Who’s another man who still has a card left to play? Coach Ben Scott. We see him experience another starvation hallucination in which Paul seems to be talking to a secret entity. Instead of the vision taking place in Paul’s apartment — or even the hybrid apartment/cabin from last week’s vision — Paul is fully in the cabin, and there’s no more pretense of their old lives. As Paul leaves, he tells Ben that he doesn’t belong here anymore and that he loves him. Then he says, “We all love you.” What? Who’s we?! I’m getting ghost pilot vibes (or “cabin daddy” if ya nasty) in this scene, and I’m pretty convinced that Ben is so on the brink of starvation that he’s in the space between life and death in which he can actually see the wilderness entity and all its minions. As he leaves the cabin, a pair of antlers frame the crown of his head.

Ben heads to the poop cliff. Misty is there. She’s trying to find Crystal’s body before everyone else can find her and eat her, but the body is mysteriously missing. Hmm. Ben and Misty have a moment on the cliff in which Ben is clearly ready to give up, but Misty won’t let him go. Actor Steven Krueger gives a lovely and understated performance here as Ben wrestles with the choice in front of him. Tears silently spill over his cheeks as he contemplates the abyss. When Misty threatens to out him as gay to the whole world, Krueger delivers the line, “Do it,” with a quiet conviction that shook me to my core. However, Misty’s caterwauling soon turns Ben back from the precipice, and he lives to see another day.

Whether Ben is seeing entities on the other side or just hallucinating is fully up for debate. What’s not up for debate is whether or not Lottie’s psychiatrist is real — she’s not. When we see her this time, she has a funky fresh side-swept hairdo and ‘tude for days. As the scene toggles between Lottie and her “doctor,” Lottie sees the truth. In a frightening jump cut, Lottie’s vision changes. Now it’s the antler queen in the therapist’s chair, striking an imposing figure and speaking in a garbled version of Lottie’s voice. She says, “Does a hunt that has no violence feed anyone?” It turns out that the call was coming from inside the house all along.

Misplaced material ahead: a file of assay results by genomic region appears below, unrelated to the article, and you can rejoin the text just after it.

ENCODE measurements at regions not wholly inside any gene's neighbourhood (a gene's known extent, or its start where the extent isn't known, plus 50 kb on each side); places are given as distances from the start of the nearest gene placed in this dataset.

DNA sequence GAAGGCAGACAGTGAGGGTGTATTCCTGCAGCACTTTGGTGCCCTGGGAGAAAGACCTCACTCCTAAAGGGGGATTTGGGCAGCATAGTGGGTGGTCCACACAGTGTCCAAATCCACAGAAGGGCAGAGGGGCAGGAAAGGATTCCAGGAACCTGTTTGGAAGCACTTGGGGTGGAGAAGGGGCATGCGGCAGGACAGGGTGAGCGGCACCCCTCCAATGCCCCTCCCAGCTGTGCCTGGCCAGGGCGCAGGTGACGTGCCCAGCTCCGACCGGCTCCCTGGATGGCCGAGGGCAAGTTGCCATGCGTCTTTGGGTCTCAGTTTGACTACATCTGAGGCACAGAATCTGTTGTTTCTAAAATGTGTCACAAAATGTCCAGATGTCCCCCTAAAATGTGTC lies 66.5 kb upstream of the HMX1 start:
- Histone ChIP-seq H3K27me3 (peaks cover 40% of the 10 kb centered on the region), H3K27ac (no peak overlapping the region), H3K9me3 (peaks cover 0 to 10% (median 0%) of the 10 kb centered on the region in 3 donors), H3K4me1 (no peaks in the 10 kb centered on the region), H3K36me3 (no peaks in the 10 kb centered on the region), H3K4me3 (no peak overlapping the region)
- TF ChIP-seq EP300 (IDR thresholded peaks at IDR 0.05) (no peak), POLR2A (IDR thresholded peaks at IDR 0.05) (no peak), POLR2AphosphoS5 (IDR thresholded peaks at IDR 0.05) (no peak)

In the wake of this reveal, Lottie goes to find the rest of the Yellowjackets. She tells them to leave, but they refuse, choosing instead to reminisce and get drunk on the contents of the compound’s surprisingly stocked bar. When Misty tries to casually bring up the wilderness, Van immediately stops it, but Nat pushes a bit further. She’s fully in on the transformation that Lottie promised — even if Lottie herself can’t follow her own advice — and she wants to know what they remember. As they finally delve into things, Van shifts focus to the song playing in the background. The group dances along to “Lightning Crashes,” the chorus warning them of what will happen in the future if they don’t get it together. “Oh, now, feel it coming back again.” Yup. “Like a rolling thunder chasing the wind.” Sure. “Forces pulling from the center of the Earth again.” Bingo.

The joyous — if oblivious — reunion is intercut with Shauna’s feral manifestation of her grief in the wilderness. She’s full of rage. Lottie sees this, offers herself up, and Shauna proceeds to beat the ever-loving shit out of her teammate. One of the first depictions of sustained physical violence in the show, the scene is graphic and bloody and is juxtaposed with the adult survivors dancing with abandon in the snow. However, unable and unwilling to face the gruesome realities of their shared past, these women seem doomed to go down the same paths of destruction that they once walked as teens in the wilderness. As Lottie tells Antler Shrink: “We hurt each other.” As the episode draws to a close, it certainly feels like someone will soon be on the chopping block in the present.

Buzz Buzz Buzz

• The coda to the episode sees an adorably flustered Jeff call Shauna about a break in the Adam Martin case. The cops have found the body. This is terrible news, and what’s even more distressing is that we don’t get to see what Jeff rocks out to as he processes this information. My vote is for “Bodies” by Drowning Pool.

• Sorry, but as someone who grew up experiencing New England winters, I’m calling BS on the snow ratios after the storm. The girls have to dig out of the cabin’s front door, and yet, minutes later, they’re freely walking on pathways with a scant two inches of powder? I get that snowmaking machines are expensive to run, but c’mon now.

• When the adult survivors all convene at Lottie’s, Nat says, “We’re all here.” Could this mean that there are no additional survivors in the present? I had hope for you, Akilah!

• There’s another Alanis cover at the top of this episode. If she’s sticking around, I’d love to hear her iconic voice as one of the recurring chanting voices from the haunting score.

• You can call the number for Lottie’s compound. If you missed it, it’s 607-478-1033. Prepare to be a little disturbed by what you hear, especially if you call late at night while alone in your house, like I totally did.

• Best line of the episode? “Our devices leave us captive to other people’s priorities.” Truth.

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Yellowjackets Recap: Lightning Crashes